Many Thanks to Bruce Langer Who Ends Term on Executive Board
In October of 2012, Bruce Langer received a phone call from a former associate and friend. “I want you to meet this guy Jim Thompson,” his friend said, and went on to explain the desire to start a Positive Coaching Alliance Chapter in Minnesota. Simply put, they needed capital. Langer, a new business owner, only one month in after starting his investment company EPIQ Partners, offered to do something else – host a breakfast with people he thought might be interested. Jim Thompson came to town, shared the PCA message, and it resonated. Langer’s contacts started talking to their contacts, and the idea gained traction. A second meeting was held, and the $300,000 needed to establish a new chapter was raised. Langer was thrilled at the outcome, and he wished the new chapter good luck.
Not long after, another phone call came. “We need to build a board,” the voice on the other end said. Langer provided a few names. The response, “Well, what about you?” Langer deliberated. He already felt like he had limited bandwidth for his wife Amy, his three boys Max, Logan, and Hank, and his new business. But Langer has a hard time saying no and with his own kids involved in sports, he had seen some of the ugliness in youth athletics. If he could give some kids a better experience, it would be worth it. After nearly five years, it has definitely been worth it – for both Langer and PCA-MN.
Langer’s entrepreneurial savvy and understanding of non-profit philanthropic organizations (he’s very involved and proud of his work with the Evans Scholars Foundation’s Western Golf Association), plus his philosophy that “good things happen if you do good things with good people” has made him instrumental in establishing the strength and flow of the PCA-MN chapter. “We became a pretty successful chapter out of the box – one that others look to for example,” says Langer. “A lot of that has to do with how we do philanthropy in this town.” He believes a staff-run organization with term limits for board members, as well as a multi-layered and broad network of relationships, supporters, and partnerships is key.
While PCA-MN is grateful for all of Langer’s hard work, he’s grateful for learning a few things along the way too. As in, “There’s definitely a time to keep your mouth shut. Like in that car ride home with your kids after the game,” shares Langer. “That simple reinforcement of ‘I love to watch you play,’ and then moving on to something else is so powerful in letting them know their identity is not tied to a win or loss. Actually, everybody needs positive coaching – parents, clients, marriages, employees – that’s what kids want. That’s what we all want.”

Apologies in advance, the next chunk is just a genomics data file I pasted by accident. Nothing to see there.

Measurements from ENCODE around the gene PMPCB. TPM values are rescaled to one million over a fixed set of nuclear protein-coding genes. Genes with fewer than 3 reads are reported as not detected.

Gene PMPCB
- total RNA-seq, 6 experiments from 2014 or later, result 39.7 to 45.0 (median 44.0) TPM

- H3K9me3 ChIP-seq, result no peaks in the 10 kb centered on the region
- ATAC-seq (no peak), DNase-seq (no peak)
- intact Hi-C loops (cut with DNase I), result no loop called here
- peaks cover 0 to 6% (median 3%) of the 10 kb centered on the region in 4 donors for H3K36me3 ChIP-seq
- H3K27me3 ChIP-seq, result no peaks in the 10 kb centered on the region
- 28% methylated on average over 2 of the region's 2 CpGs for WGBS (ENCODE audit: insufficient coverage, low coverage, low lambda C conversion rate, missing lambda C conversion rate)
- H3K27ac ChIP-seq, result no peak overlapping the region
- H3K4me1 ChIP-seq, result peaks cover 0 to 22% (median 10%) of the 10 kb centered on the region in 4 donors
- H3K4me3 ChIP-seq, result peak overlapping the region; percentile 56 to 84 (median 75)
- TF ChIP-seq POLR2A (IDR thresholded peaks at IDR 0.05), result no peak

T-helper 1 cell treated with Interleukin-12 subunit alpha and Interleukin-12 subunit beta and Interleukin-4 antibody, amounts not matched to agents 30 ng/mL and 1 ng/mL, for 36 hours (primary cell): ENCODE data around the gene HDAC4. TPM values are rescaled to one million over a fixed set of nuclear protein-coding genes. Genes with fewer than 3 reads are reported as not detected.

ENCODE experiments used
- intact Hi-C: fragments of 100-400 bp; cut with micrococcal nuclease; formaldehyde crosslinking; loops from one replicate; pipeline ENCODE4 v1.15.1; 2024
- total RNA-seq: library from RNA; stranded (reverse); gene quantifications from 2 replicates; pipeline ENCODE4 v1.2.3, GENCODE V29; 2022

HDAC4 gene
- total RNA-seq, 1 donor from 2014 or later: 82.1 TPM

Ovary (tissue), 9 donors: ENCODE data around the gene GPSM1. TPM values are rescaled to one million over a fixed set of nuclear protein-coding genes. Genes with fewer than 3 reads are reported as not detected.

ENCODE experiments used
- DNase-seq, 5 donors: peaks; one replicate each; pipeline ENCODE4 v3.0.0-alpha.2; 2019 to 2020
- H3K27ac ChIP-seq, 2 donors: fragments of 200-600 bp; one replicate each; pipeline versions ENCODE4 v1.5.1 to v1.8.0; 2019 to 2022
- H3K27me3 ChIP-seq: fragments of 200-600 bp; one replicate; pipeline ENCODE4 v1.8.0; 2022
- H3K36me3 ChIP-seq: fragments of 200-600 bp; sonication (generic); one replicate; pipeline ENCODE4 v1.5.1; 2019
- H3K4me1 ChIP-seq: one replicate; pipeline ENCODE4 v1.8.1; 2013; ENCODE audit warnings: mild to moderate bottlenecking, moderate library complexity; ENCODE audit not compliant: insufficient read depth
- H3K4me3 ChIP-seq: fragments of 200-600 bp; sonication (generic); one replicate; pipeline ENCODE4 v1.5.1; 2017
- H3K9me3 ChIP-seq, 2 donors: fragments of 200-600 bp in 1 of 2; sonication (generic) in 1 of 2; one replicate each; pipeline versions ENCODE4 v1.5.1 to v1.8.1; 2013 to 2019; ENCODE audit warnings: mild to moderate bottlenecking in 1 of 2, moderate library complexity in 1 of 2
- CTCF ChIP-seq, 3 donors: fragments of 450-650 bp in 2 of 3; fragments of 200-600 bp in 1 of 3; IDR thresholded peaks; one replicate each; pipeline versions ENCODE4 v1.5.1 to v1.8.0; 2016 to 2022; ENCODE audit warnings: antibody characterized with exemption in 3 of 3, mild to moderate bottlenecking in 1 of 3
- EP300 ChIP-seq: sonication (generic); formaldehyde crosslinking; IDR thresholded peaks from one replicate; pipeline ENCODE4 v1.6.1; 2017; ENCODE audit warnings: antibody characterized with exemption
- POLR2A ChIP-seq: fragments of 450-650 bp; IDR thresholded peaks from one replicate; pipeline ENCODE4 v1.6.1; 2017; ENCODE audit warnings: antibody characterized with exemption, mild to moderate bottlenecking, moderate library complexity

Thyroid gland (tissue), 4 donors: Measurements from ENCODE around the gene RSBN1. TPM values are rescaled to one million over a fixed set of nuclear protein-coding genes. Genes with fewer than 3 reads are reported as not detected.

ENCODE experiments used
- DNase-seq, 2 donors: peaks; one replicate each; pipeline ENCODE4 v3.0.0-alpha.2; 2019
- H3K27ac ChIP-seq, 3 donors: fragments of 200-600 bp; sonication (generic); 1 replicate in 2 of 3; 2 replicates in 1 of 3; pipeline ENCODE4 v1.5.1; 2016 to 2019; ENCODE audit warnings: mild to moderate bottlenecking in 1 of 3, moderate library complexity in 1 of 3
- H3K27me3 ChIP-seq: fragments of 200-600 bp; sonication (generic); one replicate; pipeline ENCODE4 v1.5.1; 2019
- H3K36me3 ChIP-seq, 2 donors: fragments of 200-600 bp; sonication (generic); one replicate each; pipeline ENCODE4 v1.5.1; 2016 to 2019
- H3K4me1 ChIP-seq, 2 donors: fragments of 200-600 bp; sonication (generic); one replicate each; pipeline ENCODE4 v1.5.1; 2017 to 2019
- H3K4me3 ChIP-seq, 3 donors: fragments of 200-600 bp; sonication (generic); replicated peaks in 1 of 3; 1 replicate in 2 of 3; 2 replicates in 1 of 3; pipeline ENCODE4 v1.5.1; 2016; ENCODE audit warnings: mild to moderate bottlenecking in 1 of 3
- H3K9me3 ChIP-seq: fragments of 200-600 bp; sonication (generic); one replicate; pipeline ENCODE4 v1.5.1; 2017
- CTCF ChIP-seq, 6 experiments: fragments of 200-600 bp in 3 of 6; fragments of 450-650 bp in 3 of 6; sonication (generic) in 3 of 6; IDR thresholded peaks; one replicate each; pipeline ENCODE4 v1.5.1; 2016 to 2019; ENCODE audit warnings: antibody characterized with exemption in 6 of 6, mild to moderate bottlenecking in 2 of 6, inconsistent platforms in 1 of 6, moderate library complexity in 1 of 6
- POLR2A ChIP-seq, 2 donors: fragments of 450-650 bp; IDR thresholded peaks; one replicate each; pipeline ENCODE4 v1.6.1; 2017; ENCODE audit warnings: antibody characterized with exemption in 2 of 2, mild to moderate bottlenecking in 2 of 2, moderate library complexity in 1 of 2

Langer’s hope for the future of PCA-MN is continued growth and awareness. “Our religion now is sports. Families go to tournaments on Sunday mornings; it affects so many people, so it’s a good cause to champion.” He’d love to see more third-party workshops and start getting into schools with fewer resources. “Not all schools have budgets like Wayzata. I’d like to see inner city kids benefit from PCA.”
What’s next for Langer? He’ll be keeping plenty busy with other philanthropic endeavors, including his continued work with the Evans Scholars (Langer is an Evans Scholars alumnus), as well as becoming more involved with Literacy Matters, an organization providing literacy training and resources for schools and children with dyslexia. The PCA Advisory Board may also be in his future. But what he’s really looking forward to is watching his sons play football and soccer this fall. “I won’t just fall of the map,” laughs Langer. “The organization is in good hands with Erika, but I won’t stop trying to make youth athletics better for our kids and families.”
Additional Executive Board Members are also rolling off after serving the Minnesota Chapter since the inception. A BIG THANK YOU to:
Welcome to the following new Executive Board Members: